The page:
An ICE arrest. Could aggressive and militaristic practices lead to abuse?

American’s traditional optimism about the future is steadily giving way to the conjuring of worst-case scenarios. With Donald Trump in office, Pollyanna is turning into Chicken Little: if the sky isn’t falling today, it will tomorrow.

Chicken-Little-in-Chief Donald Trump has us peering around corners for the next disaster. Chaos and carnage rule our cities. Murder rates are up. Jobs are down. Terrorists and bad hombres stream through open borders. The media is the enemy of the people. Is it any wonder that citizens begin to fear that policies based on these worst-case scenarios may produce worst-case scenarios of their own.

For example: in a New York Times op-ed, veteran war correspondent Tom Ricks raises the alarm about immigrant detention centers. He asks whether they will become like Abu Ghraib. On the face of it, Ricks’s comparison seems absurd. Yet he points to some potent similarities. The infamous practices of Abu Ghraib, recorded in photographs taken by the soldiers themselves, were not official policy; they were the by-products of haste, carelessness, ignorance, inexperience, and, as then–Secretary of Defense Donald Rumsfeld put it, a “few bad apples.”

During the first days of the Iraq war, finding those who made the bombs and IEDs that were killing and maiming U.S. soldiers became a top priority. That led to random round-ups of Iraqis, who were often seized in the middle of the night and hustled without notice to Abu Ghraib. The prison was soon overcrowded, and many U.S. soldiers serving as guards were inexperienced and overwhelmed. The officer in charge of the unit exposed by the infamous photos encouraged the humiliation and abuse of prisoners. The harsh conditions were known to superiors and ignored; when a brigadier general in charge complained about overcrowding, she (yes, she) was told to put up tents. In the end, the ratio of prisoners to interrogators was so great that some were never questioned. Though none of this was intended, it followed a series of decisions that led predictably to the abuse. Will rounding up and detaining undocumented immigrants in ever-greater numbers repeat this mistake?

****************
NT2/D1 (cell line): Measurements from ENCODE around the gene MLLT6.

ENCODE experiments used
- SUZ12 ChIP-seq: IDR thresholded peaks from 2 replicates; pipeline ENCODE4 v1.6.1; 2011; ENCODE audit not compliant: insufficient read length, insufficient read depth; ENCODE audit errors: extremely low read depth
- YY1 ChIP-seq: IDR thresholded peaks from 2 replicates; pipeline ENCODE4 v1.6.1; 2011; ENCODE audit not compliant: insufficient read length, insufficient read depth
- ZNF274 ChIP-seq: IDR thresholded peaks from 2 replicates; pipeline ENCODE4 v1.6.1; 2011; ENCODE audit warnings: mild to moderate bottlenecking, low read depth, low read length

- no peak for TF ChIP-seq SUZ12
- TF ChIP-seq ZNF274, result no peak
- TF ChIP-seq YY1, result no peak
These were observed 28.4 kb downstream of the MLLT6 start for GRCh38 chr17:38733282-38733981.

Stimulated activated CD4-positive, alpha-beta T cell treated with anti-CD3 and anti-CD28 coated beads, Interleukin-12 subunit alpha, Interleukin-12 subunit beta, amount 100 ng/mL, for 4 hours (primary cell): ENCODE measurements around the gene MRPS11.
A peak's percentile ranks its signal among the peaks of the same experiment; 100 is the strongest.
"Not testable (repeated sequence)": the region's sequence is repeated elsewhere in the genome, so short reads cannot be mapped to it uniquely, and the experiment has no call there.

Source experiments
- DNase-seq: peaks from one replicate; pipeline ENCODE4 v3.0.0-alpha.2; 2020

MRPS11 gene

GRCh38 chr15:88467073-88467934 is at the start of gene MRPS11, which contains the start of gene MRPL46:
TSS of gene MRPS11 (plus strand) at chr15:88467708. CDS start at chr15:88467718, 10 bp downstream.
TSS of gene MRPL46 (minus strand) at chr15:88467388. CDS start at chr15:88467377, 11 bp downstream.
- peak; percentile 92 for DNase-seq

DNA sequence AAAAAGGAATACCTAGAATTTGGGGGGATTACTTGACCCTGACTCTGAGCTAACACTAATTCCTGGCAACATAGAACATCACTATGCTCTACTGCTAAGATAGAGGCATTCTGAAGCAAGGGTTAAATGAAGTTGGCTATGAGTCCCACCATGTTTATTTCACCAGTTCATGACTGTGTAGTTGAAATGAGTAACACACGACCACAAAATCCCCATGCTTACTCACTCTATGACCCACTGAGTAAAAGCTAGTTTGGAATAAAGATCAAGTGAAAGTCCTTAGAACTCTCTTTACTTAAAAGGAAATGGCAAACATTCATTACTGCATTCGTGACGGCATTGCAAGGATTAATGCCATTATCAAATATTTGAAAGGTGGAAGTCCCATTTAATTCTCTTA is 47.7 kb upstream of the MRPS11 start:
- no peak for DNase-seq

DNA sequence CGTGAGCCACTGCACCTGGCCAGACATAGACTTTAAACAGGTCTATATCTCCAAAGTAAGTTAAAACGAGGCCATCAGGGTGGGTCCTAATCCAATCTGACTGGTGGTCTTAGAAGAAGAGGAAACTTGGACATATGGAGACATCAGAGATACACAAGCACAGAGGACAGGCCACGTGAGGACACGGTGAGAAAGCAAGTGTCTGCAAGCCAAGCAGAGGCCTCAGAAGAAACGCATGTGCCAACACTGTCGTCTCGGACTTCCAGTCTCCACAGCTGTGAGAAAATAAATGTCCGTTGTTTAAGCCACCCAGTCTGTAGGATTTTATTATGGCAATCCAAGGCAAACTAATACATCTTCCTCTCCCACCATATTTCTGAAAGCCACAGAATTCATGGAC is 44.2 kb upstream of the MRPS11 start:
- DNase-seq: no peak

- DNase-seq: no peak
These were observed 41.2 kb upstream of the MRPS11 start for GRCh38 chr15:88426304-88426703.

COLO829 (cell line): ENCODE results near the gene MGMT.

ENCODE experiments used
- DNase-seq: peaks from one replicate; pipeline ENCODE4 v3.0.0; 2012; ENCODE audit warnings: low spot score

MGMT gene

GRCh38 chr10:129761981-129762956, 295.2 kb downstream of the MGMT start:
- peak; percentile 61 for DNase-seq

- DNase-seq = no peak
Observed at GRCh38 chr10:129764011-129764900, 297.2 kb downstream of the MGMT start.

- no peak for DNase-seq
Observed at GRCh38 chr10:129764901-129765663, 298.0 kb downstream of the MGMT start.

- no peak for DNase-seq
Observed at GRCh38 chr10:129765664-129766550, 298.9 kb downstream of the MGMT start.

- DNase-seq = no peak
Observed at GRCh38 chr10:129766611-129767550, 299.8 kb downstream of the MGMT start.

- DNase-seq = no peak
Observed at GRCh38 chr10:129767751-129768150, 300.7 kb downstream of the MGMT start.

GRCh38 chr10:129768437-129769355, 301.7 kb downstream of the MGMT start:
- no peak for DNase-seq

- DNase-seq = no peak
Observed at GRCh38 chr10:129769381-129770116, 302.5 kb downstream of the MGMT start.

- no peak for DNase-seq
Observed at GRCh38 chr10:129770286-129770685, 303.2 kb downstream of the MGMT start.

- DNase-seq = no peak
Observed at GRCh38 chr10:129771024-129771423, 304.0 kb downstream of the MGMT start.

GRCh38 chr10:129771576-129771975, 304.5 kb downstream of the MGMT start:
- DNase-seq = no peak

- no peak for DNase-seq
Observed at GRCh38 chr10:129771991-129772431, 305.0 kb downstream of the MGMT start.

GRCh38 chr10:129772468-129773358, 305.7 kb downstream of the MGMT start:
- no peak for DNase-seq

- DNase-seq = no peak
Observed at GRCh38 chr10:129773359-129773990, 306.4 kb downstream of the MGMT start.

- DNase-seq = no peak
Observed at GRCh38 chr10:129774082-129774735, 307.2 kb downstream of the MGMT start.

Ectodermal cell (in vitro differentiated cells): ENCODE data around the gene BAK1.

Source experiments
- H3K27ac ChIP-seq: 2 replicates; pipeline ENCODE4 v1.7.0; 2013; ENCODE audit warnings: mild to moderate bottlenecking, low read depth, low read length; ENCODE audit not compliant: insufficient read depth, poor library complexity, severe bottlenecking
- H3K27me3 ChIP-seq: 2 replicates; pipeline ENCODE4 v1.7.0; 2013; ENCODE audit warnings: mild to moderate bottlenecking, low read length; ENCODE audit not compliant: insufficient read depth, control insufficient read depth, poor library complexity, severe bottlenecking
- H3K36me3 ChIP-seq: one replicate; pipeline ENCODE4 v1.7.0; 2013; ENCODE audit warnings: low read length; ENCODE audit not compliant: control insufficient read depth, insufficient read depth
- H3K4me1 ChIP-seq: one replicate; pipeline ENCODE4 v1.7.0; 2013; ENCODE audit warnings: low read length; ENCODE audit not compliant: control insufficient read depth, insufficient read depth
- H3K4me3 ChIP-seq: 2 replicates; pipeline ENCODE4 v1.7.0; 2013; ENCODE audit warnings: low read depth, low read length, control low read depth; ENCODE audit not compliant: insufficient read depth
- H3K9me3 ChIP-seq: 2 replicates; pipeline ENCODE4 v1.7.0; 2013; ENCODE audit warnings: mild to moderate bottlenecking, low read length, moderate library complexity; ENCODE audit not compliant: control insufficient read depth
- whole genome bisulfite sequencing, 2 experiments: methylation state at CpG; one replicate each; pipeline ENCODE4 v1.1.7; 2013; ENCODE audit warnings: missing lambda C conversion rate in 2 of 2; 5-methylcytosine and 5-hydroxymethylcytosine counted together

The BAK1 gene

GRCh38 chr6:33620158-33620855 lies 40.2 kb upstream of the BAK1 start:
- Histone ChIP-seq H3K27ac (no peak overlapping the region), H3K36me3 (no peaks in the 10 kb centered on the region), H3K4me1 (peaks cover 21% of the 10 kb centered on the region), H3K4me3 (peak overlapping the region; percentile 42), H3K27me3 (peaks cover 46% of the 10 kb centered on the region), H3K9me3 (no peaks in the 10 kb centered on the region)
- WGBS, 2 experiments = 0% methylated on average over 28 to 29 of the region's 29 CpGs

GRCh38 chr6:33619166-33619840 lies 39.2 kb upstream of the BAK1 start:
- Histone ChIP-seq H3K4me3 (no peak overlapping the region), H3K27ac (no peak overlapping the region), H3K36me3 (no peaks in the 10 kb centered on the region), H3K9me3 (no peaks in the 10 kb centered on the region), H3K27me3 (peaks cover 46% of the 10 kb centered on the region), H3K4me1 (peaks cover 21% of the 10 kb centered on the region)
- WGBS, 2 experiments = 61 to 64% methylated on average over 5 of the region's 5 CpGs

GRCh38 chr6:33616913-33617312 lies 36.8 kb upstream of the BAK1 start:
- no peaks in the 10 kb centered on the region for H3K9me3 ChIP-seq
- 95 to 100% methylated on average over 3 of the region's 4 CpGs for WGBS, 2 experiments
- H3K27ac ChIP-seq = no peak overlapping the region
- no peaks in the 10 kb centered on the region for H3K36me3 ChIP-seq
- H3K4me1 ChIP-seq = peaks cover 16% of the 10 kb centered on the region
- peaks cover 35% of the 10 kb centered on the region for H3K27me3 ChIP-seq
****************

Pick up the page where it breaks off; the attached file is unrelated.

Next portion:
Ricks does not believe that “immigrants are being tortured in the horrific way that prisoners at Abu Ghraib were.” What concerns him is the aggression and military bearing of immigration enforcement agents, as well as similarities of language (“shackles off”) and practice, the dawn raids, and workplace round-ups. Does this forecast a regime of abuse?

President Trump has promised an all-out effort to deport the “bad hombres.” Border and ICE (Immigration and Customs Enforcement) agents, whose union leaders endorsed Trump, are eager to get to work. If Secretary of Homeland Security John Kelly succeeds in hiring an additional ten thousand ICE agents and five thousand border guards (a big if), then many more eager beavers will go to work, some of them inexperienced. Add to Kelly’s to-do list the need to build more detention facilities. Their capacities are measured in “bed days”—beds available for the time a detained immigrant awaits deportation. Currently there are some 34,000 bed days available. Under Trump’s plan, that number could grow to 200,000. Even now, the government depends on outsourcing; in 2015, profit-making corporations ran 64 percent of the detention centers and made billions of dollars. As with private prisons generally, widespread complaints include lack of medical care and government oversight, as well as insufficient food and the violation of detainees’ legal rights.

The actual outcome of the Trump administration’s deportation promises remains to be seen. Yet even in the absence of clear policy and published regulations, immigration and border agents have gone to work with enthusiasm. The airport fiascos following the executive order of January 27, which included detaining and deporting travelers with valid documents, demonstrates the problem of ill-conceived policies combined with poorly supervised enforcement.

Is the sky falling? Is Ricks’s comparison overblown? Will Secretary John Kelly, a retired Marine general, preside over the rerun of a major military scandal? Will he support a policy that is being hastily and carelessly implemented? Will he remove the inevitable “bad apples”? Has he learned the lessons of Abu Ghraib, and will he heed them?

Margaret O’Brien Steinfels is a former editor of Commonweal. 

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Published in the March 24, 2017 issue: View Contents
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